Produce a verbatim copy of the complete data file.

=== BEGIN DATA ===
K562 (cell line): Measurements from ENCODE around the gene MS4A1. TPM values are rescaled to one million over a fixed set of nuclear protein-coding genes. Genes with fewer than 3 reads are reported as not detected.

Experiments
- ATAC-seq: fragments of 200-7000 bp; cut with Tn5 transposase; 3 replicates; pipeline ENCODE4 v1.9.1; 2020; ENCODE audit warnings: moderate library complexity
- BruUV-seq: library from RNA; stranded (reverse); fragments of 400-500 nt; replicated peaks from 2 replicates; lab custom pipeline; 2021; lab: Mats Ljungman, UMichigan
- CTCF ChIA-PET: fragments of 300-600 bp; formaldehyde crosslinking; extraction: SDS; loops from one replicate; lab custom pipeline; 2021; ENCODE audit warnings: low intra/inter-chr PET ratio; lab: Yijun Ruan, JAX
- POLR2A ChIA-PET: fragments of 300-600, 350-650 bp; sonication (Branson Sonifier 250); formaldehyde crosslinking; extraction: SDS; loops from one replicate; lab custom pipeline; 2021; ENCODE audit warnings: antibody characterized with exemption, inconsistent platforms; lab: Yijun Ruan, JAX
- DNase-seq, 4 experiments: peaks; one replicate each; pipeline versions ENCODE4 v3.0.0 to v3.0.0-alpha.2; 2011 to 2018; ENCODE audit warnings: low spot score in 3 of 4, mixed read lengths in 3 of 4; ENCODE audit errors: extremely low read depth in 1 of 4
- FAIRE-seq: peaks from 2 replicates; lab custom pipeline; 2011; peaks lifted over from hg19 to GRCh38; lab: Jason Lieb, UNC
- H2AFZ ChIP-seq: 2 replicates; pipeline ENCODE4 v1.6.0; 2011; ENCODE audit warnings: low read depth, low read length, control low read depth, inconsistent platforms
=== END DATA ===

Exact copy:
K562 (cell line): Measurements from ENCODE around the gene MS4A1. TPM values are rescaled to one million over a fixed set of nuclear protein-coding genes. Genes with fewer than 3 reads are reported as not detected.

Experiments
- ATAC-seq: fragments of 200-7000 bp; cut with Tn5 transposase; 3 replicates; pipeline ENCODE4 v1.9.1; 2020; ENCODE audit warnings: moderate library complexity
- BruUV-seq: library from RNA; stranded (reverse); fragments of 400-500 nt; replicated peaks from 2 replicates; lab custom pipeline; 2021; lab: Mats Ljungman, UMichigan
- CTCF ChIA-PET: fragments of 300-600 bp; formaldehyde crosslinking; extraction: SDS; loops from one replicate; lab custom pipeline; 2021; ENCODE audit warnings: low intra/inter-chr PET ratio; lab: Yijun Ruan, JAX
- POLR2A ChIA-PET: fragments of 300-600, 350-650 bp; sonication (Branson Sonifier 250); formaldehyde crosslinking; extraction: SDS; loops from one replicate; lab custom pipeline; 2021; ENCODE audit warnings: antibody characterized with exemption, inconsistent platforms; lab: Yijun Ruan, JAX
- DNase-seq, 4 experiments: peaks; one replicate each; pipeline versions ENCODE4 v3.0.0 to v3.0.0-alpha.2; 2011 to 2018; ENCODE audit warnings: low spot score in 3 of 4, mixed read lengths in 3 of 4; ENCODE audit errors: extremely low read depth in 1 of 4
- FAIRE-seq: peaks from 2 replicates; lab custom pipeline; 2011; peaks lifted over from hg19 to GRCh38; lab: Jason Lieb, UNC
- H2AFZ ChIP-seq: 2 replicates; pipeline ENCODE4 v1.6.0; 2011; ENCODE audit warnings: low read depth, low read length, control low read depth, inconsistent platforms